Most scientists have long taken for granted that there had to be a multitude of alien civilizations out in our vast galaxy. Among so many stars, how could there not be? But of late, many scientists are starting to wonder: Is the Earth it?
Consider: The Earth is in the right 5 percent or so of the galaxy. Too far out, there's insufficient heavy elements, like the radioactive material that keeps continental plates moving and alive with energy. Too far in, it's a madhouse of dangerously close stars, a constant bombardment of comets and rocks, and fierce radiation. Also, our sun is just the right size. Stars that are too big don't last long enough to nurture life, stars that are too small (which are most of them) emit lower energy and create a habitable zone that's too close, resulting planets tidally locked so only one side always faces the sun. In addition, the earth is lucky in its neighbors. For instance, Jupiter is just in the right place and just the right size to steer most meteors and comets away. Meanwhile, our Moon is just the right size and in the right position to act as a gyroscope, minimizing changes in the tilt of the Earth's axis.
Add all the wondrously complex details that keep the planet alive - the rock cycle, the water cycle, the carbon cycle, and so on. The Earth, created with precisely the elements it needed, might exist despite overwhelming odds against it. Our planet might be a very special place indeed.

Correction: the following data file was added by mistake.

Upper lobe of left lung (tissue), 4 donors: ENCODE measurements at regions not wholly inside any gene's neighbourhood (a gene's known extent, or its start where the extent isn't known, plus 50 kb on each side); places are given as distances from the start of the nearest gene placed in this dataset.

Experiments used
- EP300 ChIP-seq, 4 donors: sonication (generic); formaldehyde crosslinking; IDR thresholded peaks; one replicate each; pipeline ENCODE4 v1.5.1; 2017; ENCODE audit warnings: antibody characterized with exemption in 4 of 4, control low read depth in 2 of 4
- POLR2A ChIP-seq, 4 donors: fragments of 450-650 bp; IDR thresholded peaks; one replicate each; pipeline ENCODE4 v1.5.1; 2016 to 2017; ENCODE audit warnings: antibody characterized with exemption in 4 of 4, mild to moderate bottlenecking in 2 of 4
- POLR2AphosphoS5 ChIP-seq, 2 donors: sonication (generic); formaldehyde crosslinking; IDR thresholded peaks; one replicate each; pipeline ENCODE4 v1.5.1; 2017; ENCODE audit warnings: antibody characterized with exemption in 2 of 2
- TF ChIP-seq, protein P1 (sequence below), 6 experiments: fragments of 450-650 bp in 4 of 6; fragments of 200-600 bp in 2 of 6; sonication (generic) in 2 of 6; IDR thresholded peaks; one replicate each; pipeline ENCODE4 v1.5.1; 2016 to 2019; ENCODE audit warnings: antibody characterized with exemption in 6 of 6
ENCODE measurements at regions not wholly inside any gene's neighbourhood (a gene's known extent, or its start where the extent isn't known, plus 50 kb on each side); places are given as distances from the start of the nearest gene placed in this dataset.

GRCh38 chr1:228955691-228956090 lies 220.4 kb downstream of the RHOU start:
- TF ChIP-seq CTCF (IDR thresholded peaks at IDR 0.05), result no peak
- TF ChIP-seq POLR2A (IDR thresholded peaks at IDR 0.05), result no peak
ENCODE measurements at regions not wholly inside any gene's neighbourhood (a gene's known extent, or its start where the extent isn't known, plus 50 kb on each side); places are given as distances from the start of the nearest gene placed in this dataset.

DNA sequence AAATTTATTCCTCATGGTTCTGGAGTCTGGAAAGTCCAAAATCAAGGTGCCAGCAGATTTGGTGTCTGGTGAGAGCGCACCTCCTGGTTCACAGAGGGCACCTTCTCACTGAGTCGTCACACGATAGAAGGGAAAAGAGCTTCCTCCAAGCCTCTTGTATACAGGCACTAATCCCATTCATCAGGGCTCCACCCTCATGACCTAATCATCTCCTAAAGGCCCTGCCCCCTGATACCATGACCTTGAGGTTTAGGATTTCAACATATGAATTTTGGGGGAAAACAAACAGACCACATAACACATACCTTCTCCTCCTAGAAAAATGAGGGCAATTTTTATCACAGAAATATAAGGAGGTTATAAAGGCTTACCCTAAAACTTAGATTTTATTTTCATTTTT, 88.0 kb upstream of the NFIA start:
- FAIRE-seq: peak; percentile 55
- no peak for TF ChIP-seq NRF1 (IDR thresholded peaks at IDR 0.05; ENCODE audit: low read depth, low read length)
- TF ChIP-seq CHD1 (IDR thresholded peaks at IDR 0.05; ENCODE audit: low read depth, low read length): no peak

Do we treat it that way? Afraid not. Each year we lose about 70 gigatons of precious topsoil to the sea. We've filled in important wetlands. In the U.S. we've paved an area greater than the state of Ohio.
This is not to mention the huge and increasing changes we've made to the atmosphere, and all the extinctions we've caused in the biosphere. Geological eras are based on mass extinctions. All by ourselves, we've erased enough species to put paid to the current Cenozoic era - a 65-million-year era of time is crashing to an end.
Professor Michael E. Wysession of Washington University in Lt. Louis reminds us that humans are new to all this, and we're bound to make mistakes. He likens us to children.
Children grow up. Will we?